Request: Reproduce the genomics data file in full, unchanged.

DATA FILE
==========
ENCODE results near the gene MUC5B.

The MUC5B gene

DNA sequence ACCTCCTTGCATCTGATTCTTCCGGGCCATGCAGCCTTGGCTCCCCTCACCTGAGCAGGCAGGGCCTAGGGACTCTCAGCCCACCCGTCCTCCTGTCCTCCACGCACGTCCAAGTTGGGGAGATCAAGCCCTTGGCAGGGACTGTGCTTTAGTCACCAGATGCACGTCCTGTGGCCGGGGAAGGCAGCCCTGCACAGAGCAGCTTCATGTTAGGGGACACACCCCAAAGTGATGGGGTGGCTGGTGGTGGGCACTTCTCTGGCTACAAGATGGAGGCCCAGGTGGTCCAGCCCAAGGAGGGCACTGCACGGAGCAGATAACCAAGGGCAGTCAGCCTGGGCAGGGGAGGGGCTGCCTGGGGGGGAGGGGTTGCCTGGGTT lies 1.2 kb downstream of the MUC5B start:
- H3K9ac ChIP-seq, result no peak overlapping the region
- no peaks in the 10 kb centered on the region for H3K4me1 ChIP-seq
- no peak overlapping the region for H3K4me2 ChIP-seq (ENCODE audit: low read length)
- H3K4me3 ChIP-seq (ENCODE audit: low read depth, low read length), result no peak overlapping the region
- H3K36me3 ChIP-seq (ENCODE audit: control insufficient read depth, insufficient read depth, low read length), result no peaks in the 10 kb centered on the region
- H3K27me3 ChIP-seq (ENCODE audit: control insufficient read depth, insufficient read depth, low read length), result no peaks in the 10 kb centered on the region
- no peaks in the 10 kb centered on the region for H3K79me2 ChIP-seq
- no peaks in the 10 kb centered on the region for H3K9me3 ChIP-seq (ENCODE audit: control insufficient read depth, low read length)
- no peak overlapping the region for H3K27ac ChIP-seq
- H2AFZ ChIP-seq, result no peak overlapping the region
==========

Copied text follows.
ENCODE results near the gene MUC5B.

The MUC5B gene

DNA sequence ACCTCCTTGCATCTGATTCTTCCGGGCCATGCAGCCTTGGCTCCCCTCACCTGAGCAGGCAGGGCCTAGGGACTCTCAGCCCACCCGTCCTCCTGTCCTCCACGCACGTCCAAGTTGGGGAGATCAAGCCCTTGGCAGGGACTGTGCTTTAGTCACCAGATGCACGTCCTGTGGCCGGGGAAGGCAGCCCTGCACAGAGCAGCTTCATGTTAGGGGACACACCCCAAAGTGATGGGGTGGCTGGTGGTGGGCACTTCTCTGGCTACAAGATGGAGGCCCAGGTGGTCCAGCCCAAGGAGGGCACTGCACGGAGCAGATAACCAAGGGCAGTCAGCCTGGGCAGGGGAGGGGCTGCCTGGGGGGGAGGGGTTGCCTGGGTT lies 1.2 kb downstream of the MUC5B start:
- H3K9ac ChIP-seq, result no peak overlapping the region
- no peaks in the 10 kb centered on the region for H3K4me1 ChIP-seq
- no peak overlapping the region for H3K4me2 ChIP-seq (ENCODE audit: low read length)
- H3K4me3 ChIP-seq (ENCODE audit: low read depth, low read length), result no peak overlapping the region
- H3K36me3 ChIP-seq (ENCODE audit: control insufficient read depth, insufficient read depth, low read length), result no peaks in the 10 kb centered on the region
- H3K27me3 ChIP-seq (ENCODE audit: control insufficient read depth, insufficient read depth, low read length), result no peaks in the 10 kb centered on the region
- no peaks in the 10 kb centered on the region for H3K79me2 ChIP-seq
- no peaks in the 10 kb centered on the region for H3K9me3 ChIP-seq (ENCODE audit: control insufficient read depth, low read length)
- no peak overlapping the region for H3K27ac ChIP-seq
- H2AFZ ChIP-seq, result no peak overlapping the region